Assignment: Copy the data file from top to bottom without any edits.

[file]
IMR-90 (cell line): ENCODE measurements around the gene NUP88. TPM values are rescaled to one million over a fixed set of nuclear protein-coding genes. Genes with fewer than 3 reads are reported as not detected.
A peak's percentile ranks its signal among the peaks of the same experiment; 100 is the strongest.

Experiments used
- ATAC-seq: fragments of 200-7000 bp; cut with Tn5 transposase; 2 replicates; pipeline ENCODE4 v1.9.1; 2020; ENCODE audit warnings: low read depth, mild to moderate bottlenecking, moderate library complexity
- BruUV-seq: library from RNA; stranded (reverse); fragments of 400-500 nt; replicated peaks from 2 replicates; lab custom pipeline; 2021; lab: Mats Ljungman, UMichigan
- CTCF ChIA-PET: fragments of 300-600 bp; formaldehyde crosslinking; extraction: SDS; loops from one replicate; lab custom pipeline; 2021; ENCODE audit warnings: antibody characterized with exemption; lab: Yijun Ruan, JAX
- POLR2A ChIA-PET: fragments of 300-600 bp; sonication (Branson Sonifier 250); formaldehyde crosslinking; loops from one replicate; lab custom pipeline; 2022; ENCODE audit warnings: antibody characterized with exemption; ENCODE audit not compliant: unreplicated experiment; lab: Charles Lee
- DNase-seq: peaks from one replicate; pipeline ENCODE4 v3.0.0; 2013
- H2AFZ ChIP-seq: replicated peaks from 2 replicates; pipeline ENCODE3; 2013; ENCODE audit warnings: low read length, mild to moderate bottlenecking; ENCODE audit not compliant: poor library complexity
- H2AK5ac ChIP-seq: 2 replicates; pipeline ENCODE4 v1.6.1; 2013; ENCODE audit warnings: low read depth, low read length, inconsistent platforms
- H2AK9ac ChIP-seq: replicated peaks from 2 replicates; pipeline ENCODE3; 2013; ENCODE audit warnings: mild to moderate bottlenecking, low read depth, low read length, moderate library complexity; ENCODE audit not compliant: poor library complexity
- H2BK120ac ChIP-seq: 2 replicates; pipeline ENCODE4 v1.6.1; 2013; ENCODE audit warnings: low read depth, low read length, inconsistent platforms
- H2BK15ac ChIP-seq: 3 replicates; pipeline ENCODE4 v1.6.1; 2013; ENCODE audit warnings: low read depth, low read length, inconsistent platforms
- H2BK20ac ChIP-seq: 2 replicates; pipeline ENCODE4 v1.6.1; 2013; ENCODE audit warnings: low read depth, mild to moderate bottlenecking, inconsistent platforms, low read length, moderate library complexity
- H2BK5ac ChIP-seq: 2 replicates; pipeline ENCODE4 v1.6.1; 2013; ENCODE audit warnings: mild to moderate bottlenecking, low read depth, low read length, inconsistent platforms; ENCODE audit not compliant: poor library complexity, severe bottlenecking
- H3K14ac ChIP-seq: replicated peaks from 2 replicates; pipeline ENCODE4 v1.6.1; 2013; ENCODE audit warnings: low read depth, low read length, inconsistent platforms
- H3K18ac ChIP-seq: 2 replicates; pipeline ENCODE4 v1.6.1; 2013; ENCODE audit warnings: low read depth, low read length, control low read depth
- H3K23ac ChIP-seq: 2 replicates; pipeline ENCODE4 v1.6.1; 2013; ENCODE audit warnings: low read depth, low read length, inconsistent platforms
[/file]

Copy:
IMR-90 (cell line): ENCODE measurements around the gene NUP88. TPM values are rescaled to one million over a fixed set of nuclear protein-coding genes. Genes with fewer than 3 reads are reported as not detected.
A peak's percentile ranks its signal among the peaks of the same experiment; 100 is the strongest.

Experiments used
- ATAC-seq: fragments of 200-7000 bp; cut with Tn5 transposase; 2 replicates; pipeline ENCODE4 v1.9.1; 2020; ENCODE audit warnings: low read depth, mild to moderate bottlenecking, moderate library complexity
- BruUV-seq: library from RNA; stranded (reverse); fragments of 400-500 nt; replicated peaks from 2 replicates; lab custom pipeline; 2021; lab: Mats Ljungman, UMichigan
- CTCF ChIA-PET: fragments of 300-600 bp; formaldehyde crosslinking; extraction: SDS; loops from one replicate; lab custom pipeline; 2021; ENCODE audit warnings: antibody characterized with exemption; lab: Yijun Ruan, JAX
- POLR2A ChIA-PET: fragments of 300-600 bp; sonication (Branson Sonifier 250); formaldehyde crosslinking; loops from one replicate; lab custom pipeline; 2022; ENCODE audit warnings: antibody characterized with exemption; ENCODE audit not compliant: unreplicated experiment; lab: Charles Lee
- DNase-seq: peaks from one replicate; pipeline ENCODE4 v3.0.0; 2013
- H2AFZ ChIP-seq: replicated peaks from 2 replicates; pipeline ENCODE3; 2013; ENCODE audit warnings: low read length, mild to moderate bottlenecking; ENCODE audit not compliant: poor library complexity
- H2AK5ac ChIP-seq: 2 replicates; pipeline ENCODE4 v1.6.1; 2013; ENCODE audit warnings: low read depth, low read length, inconsistent platforms
- H2AK9ac ChIP-seq: replicated peaks from 2 replicates; pipeline ENCODE3; 2013; ENCODE audit warnings: mild to moderate bottlenecking, low read depth, low read length, moderate library complexity; ENCODE audit not compliant: poor library complexity
- H2BK120ac ChIP-seq: 2 replicates; pipeline ENCODE4 v1.6.1; 2013; ENCODE audit warnings: low read depth, low read length, inconsistent platforms
- H2BK15ac ChIP-seq: 3 replicates; pipeline ENCODE4 v1.6.1; 2013; ENCODE audit warnings: low read depth, low read length, inconsistent platforms
- H2BK20ac ChIP-seq: 2 replicates; pipeline ENCODE4 v1.6.1; 2013; ENCODE audit warnings: low read depth, mild to moderate bottlenecking, inconsistent platforms, low read length, moderate library complexity
- H2BK5ac ChIP-seq: 2 replicates; pipeline ENCODE4 v1.6.1; 2013; ENCODE audit warnings: mild to moderate bottlenecking, low read depth, low read length, inconsistent platforms; ENCODE audit not compliant: poor library complexity, severe bottlenecking
- H3K14ac ChIP-seq: replicated peaks from 2 replicates; pipeline ENCODE4 v1.6.1; 2013; ENCODE audit warnings: low read depth, low read length, inconsistent platforms
- H3K18ac ChIP-seq: 2 replicates; pipeline ENCODE4 v1.6.1; 2013; ENCODE audit warnings: low read depth, low read length, control low read depth
- H3K23ac ChIP-seq: 2 replicates; pipeline ENCODE4 v1.6.1; 2013; ENCODE audit warnings: low read depth, low read length, inconsistent platforms